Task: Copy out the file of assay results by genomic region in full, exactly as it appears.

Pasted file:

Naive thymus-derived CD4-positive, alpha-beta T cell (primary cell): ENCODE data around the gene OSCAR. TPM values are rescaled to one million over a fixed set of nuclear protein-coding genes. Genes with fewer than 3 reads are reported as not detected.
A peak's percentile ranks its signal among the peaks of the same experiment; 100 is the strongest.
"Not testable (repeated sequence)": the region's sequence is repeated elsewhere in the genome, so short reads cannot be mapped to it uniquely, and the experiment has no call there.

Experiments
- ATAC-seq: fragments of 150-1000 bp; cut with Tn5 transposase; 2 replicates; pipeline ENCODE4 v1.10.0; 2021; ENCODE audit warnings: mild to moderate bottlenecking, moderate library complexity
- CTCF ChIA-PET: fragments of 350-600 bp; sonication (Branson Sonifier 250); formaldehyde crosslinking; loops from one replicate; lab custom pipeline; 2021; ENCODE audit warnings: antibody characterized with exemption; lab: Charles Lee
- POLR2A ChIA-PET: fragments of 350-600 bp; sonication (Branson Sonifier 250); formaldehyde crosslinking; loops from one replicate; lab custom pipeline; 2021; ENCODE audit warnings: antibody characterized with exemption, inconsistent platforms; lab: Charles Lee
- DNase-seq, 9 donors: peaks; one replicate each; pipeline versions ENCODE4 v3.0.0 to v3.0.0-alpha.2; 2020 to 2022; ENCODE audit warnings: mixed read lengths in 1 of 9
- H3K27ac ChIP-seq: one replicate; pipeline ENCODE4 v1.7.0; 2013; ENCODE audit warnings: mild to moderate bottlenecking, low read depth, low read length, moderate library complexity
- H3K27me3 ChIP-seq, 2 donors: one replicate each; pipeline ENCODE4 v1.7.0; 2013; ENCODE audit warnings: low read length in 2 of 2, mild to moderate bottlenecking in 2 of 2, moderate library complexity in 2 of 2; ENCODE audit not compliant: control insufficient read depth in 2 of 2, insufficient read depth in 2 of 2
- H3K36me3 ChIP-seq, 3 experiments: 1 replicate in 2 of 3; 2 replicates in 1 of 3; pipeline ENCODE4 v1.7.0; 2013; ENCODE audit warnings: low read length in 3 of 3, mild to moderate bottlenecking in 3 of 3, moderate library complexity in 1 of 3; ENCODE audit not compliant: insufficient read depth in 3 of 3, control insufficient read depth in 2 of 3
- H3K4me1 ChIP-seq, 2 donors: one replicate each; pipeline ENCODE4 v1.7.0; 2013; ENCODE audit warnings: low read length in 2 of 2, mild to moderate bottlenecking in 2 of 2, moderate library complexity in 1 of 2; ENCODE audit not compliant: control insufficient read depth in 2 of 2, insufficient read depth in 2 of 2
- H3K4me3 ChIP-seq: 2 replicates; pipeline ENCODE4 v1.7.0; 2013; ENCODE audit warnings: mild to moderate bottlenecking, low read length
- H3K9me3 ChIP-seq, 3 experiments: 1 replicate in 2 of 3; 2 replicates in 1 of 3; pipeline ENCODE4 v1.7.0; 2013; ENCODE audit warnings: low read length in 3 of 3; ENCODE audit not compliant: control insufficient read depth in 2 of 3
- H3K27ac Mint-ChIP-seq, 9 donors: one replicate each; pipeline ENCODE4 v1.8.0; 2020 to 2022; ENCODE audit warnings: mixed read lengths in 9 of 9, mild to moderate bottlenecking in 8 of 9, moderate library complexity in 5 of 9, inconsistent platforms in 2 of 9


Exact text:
Naive thymus-derived CD4-positive, alpha-beta T cell (primary cell): ENCODE data around the gene OSCAR. TPM values are rescaled to one million over a fixed set of nuclear protein-coding genes. Genes with fewer than 3 reads are reported as not detected.
A peak's percentile ranks its signal among the peaks of the same experiment; 100 is the strongest.
"Not testable (repeated sequence)": the region's sequence is repeated elsewhere in the genome, so short reads cannot be mapped to it uniquely, and the experiment has no call there.

Experiments
- ATAC-seq: fragments of 150-1000 bp; cut with Tn5 transposase; 2 replicates; pipeline ENCODE4 v1.10.0; 2021; ENCODE audit warnings: mild to moderate bottlenecking, moderate library complexity
- CTCF ChIA-PET: fragments of 350-600 bp; sonication (Branson Sonifier 250); formaldehyde crosslinking; loops from one replicate; lab custom pipeline; 2021; ENCODE audit warnings: antibody characterized with exemption; lab: Charles Lee
- POLR2A ChIA-PET: fragments of 350-600 bp; sonication (Branson Sonifier 250); formaldehyde crosslinking; loops from one replicate; lab custom pipeline; 2021; ENCODE audit warnings: antibody characterized with exemption, inconsistent platforms; lab: Charles Lee
- DNase-seq, 9 donors: peaks; one replicate each; pipeline versions ENCODE4 v3.0.0 to v3.0.0-alpha.2; 2020 to 2022; ENCODE audit warnings: mixed read lengths in 1 of 9
- H3K27ac ChIP-seq: one replicate; pipeline ENCODE4 v1.7.0; 2013; ENCODE audit warnings: mild to moderate bottlenecking, low read depth, low read length, moderate library complexity
- H3K27me3 ChIP-seq, 2 donors: one replicate each; pipeline ENCODE4 v1.7.0; 2013; ENCODE audit warnings: low read length in 2 of 2, mild to moderate bottlenecking in 2 of 2, moderate library complexity in 2 of 2; ENCODE audit not compliant: control insufficient read depth in 2 of 2, insufficient read depth in 2 of 2
- H3K36me3 ChIP-seq, 3 experiments: 1 replicate in 2 of 3; 2 replicates in 1 of 3; pipeline ENCODE4 v1.7.0; 2013; ENCODE audit warnings: low read length in 3 of 3, mild to moderate bottlenecking in 3 of 3, moderate library complexity in 1 of 3; ENCODE audit not compliant: insufficient read depth in 3 of 3, control insufficient read depth in 2 of 3
- H3K4me1 ChIP-seq, 2 donors: one replicate each; pipeline ENCODE4 v1.7.0; 2013; ENCODE audit warnings: low read length in 2 of 2, mild to moderate bottlenecking in 2 of 2, moderate library complexity in 1 of 2; ENCODE audit not compliant: control insufficient read depth in 2 of 2, insufficient read depth in 2 of 2
- H3K4me3 ChIP-seq: 2 replicates; pipeline ENCODE4 v1.7.0; 2013; ENCODE audit warnings: mild to moderate bottlenecking, low read length
- H3K9me3 ChIP-seq, 3 experiments: 1 replicate in 2 of 3; 2 replicates in 1 of 3; pipeline ENCODE4 v1.7.0; 2013; ENCODE audit warnings: low read length in 3 of 3; ENCODE audit not compliant: control insufficient read depth in 2 of 3
- H3K27ac Mint-ChIP-seq, 9 donors: one replicate each; pipeline ENCODE4 v1.8.0; 2020 to 2022; ENCODE audit warnings: mixed read lengths in 9 of 9, mild to moderate bottlenecking in 8 of 9, moderate library complexity in 5 of 9, inconsistent platforms in 2 of 9